Birding Without Borders

Day 174: A New Big Year Uniform

On his last full day in Spain, Noah's been there and got the T-shirt.

June 23, 2015, San Sebastian, Spain — When I arrived in Spain, Gorka had a surprise for me: He made a big year T-shirt! The front of the shirt has a bunch of bird silhouettes from around the world that Gorka drew by hand (he said it took him two days) and says “MY BIG YEAR”and if you look closely, there’s a little joke underneath. The back of the shirt says “NOAH 5000” in big block letters like a jersey. He made a matching one for himself, too. What an awesome gift!

Besides being a wonderful birder, Gorka is an artist who draws cartoons and things from the natural world. His new website should go live in a couple of weeks, but, meanwhile, if you ever go birding in Spain, look him up (he can be reached at info@gorkagorospe.com or through his Facebook page. As a guide, Gorka is the salt of the Earth.

We wore our T-shirts today like a sports team as we tracked down a few remaining Spanish birds. First up was White-backed Woodpecker, a species that Gorka knows well, as he has done surveys of them. White-backed Woodpeckers are an ice-age relic in Spain, restricted to a single patch of beech forest and cut off from the main population in east-central Europe, and they’re not particularly common here. We spent nearly three hours walking carefully through the forest, pausing often to listen for pecking sounds, before stumbling across one.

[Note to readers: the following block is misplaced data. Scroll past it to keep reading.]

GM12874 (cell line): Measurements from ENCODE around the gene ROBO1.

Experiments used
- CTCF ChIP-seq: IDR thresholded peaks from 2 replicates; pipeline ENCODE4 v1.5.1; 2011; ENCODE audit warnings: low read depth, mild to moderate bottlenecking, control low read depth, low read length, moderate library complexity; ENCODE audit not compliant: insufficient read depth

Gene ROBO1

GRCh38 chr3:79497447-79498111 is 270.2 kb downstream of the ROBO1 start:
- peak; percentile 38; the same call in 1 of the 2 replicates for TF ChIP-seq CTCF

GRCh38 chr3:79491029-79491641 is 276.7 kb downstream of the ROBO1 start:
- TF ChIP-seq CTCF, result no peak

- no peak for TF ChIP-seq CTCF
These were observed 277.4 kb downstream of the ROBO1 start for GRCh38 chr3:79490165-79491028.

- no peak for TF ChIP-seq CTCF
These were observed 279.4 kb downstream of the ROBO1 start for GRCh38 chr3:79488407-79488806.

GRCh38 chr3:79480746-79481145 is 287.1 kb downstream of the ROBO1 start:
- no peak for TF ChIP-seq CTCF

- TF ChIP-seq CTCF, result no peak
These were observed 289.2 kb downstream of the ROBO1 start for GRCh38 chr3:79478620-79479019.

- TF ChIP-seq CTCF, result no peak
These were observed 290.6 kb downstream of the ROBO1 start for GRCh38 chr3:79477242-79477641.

At lunch Gorka checked the rare bird alerts and suddenly grinned: A Smewa type of northern duckhad just been reported nearby! We took a detour, saw the Smew loafing on a pond, and continued north to the French border at the Bay of Biscay, where, at a place called Cabo Higer, we lucked out with a flyover Eurasian Honey-Buzzard. As the sun set near 10 p.m., Gorka made one final stop in a last-ditch effort for Grasshopper Warbler, which sang cooperatively from a dense seaside thicket.

We are staying tonight at Gorka’s mom’s summer flat, which overlooks the ocean in San Sebastian (a city of which Lonely Planet proclaims, “It’s impossible to lay eyes on and not fall madly in love”). I can see solstice bonfires burning on the beach and thousands of people walking the waterfront strip. This is supposedly one of the world’s best cities to live in, saturated with Michelin-starred restaurants. Weird to think that I’ll be in Ghana at this time tomorrow.

New birds today: 4

Year list: 3061

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